Former Bay Guardian staff rally across the street from San Francisco Media Company 

click to enlarge Steven T. Jones, who had been editor-in-chief at the San Francisco Bay Guardian, was among the participants in a rally for the closed weekly newspaper Wednesday. - MIKE KOOZMIN/THE S.F. EXAMINER
  • Mike Koozmin/The S.F. Examiner
  • Steven T. Jones, who had been editor-in-chief at the San Francisco Bay Guardian, was among the participants in a rally for the closed weekly newspaper Wednesday.

On the first Wednesday on which no San Francisco Bay Guardian was published, former staff and a crowd of supporters showed up at the cable car turnaround at Powell and Market streets to mourn the loss of the 48-year-old publication.

The San Francisco Media Co. published the final issue of the Bay Guardian on Oct. 15. The company also owns The San Francisco Examiner and SF Weekly.

At Wednesday's rally, many former staff, including Bay Guardian founder Bruce Brugmann and former Executive Editor Tim Redmond, were on hand to lament the loss of the progressive voice in San Francisco. Other high-profile guests joined them, including Assemblyman Tom Ammiano, who after speaking, cheered on the speakers that followed.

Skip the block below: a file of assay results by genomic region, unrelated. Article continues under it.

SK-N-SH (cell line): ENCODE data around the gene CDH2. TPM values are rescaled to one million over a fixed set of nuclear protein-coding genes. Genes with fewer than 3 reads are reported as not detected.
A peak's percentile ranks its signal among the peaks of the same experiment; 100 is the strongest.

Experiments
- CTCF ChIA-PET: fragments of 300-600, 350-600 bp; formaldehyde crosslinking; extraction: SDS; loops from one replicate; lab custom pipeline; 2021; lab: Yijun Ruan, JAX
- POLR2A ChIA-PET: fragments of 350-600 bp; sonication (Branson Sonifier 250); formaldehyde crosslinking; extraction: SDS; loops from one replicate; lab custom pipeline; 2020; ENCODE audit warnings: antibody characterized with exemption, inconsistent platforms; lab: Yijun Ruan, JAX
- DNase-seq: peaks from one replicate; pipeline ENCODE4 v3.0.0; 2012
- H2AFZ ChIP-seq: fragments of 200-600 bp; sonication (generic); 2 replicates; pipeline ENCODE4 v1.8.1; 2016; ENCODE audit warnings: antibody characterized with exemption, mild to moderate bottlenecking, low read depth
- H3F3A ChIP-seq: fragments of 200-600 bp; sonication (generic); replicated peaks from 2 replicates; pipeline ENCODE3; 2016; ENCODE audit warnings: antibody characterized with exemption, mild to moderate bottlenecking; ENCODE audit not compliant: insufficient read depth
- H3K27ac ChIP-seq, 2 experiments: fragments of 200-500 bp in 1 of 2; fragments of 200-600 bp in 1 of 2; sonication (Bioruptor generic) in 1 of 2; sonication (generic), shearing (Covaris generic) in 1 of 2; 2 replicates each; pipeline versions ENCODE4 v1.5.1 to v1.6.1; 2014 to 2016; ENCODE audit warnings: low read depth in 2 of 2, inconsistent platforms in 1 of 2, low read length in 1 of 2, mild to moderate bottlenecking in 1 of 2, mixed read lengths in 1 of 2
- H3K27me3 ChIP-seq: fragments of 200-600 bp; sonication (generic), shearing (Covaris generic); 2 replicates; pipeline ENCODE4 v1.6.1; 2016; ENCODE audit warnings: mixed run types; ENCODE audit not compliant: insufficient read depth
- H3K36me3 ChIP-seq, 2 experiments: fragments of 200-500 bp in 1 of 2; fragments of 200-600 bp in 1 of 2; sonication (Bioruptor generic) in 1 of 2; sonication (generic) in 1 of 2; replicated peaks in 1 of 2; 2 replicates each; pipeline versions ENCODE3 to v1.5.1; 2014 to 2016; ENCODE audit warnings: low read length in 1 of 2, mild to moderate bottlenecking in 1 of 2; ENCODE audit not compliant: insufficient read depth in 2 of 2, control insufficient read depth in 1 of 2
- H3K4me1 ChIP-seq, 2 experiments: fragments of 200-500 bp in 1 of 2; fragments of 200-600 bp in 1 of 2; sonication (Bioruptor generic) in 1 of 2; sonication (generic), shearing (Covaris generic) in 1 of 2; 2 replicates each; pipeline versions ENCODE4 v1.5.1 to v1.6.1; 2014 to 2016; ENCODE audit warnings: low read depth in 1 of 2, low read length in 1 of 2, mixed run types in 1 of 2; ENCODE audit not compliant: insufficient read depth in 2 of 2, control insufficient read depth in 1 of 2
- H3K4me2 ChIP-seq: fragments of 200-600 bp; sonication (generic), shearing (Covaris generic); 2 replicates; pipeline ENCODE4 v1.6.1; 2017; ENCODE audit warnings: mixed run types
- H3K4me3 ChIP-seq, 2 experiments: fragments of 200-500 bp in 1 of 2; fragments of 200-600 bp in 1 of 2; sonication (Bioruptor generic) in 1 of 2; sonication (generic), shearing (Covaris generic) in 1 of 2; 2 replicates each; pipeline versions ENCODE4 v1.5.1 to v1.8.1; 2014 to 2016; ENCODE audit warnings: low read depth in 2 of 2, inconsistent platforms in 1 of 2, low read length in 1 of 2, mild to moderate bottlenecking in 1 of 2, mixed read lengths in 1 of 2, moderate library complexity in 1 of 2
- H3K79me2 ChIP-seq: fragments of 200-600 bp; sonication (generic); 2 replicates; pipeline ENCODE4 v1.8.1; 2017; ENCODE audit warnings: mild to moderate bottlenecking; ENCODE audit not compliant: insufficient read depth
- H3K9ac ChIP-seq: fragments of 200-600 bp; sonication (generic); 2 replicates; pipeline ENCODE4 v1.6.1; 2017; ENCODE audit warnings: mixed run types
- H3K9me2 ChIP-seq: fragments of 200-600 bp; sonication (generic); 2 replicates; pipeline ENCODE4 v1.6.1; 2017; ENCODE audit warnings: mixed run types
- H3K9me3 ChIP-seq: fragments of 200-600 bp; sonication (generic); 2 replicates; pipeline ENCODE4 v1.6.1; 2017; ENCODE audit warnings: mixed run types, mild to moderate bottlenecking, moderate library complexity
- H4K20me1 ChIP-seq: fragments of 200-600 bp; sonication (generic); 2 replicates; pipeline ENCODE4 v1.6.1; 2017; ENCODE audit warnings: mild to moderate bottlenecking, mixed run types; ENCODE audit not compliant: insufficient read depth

Of the Guardian's demise, Ammiano said although it may seem like you can kill the messenger, "You can't kill the message."

He insisted there is an audience for progressive ideas that mainstream news outlets ignore or don't cover. He suggested if the Guardian can't be brought back as a print product, there might be other forms that could be used.

Steven T. Jones, who had been editor-in-chief of the Guardian until its closure, followed Ammiano at the rally. He said that he and the rest of the staff have started an Indiegogo campaign to raise money for a final commemorative issue of the paper.

Toward the end of the rally, former Publisher Marke Beischke emphasized the role the Guardian played in helping give voice to artists and lower-income residents who are increasingly being pushed out of The City.

He was followed by Bay Guardian founder Brugmann, who said the subtext in stories about the Bay Guardian's closure, the idea the paper was living in a "timewarp" was "bullshit."

He said the last two issues of the Bay Guardian were "right on" and an example of the hard work and serious journalism the paper was still capable of producing.

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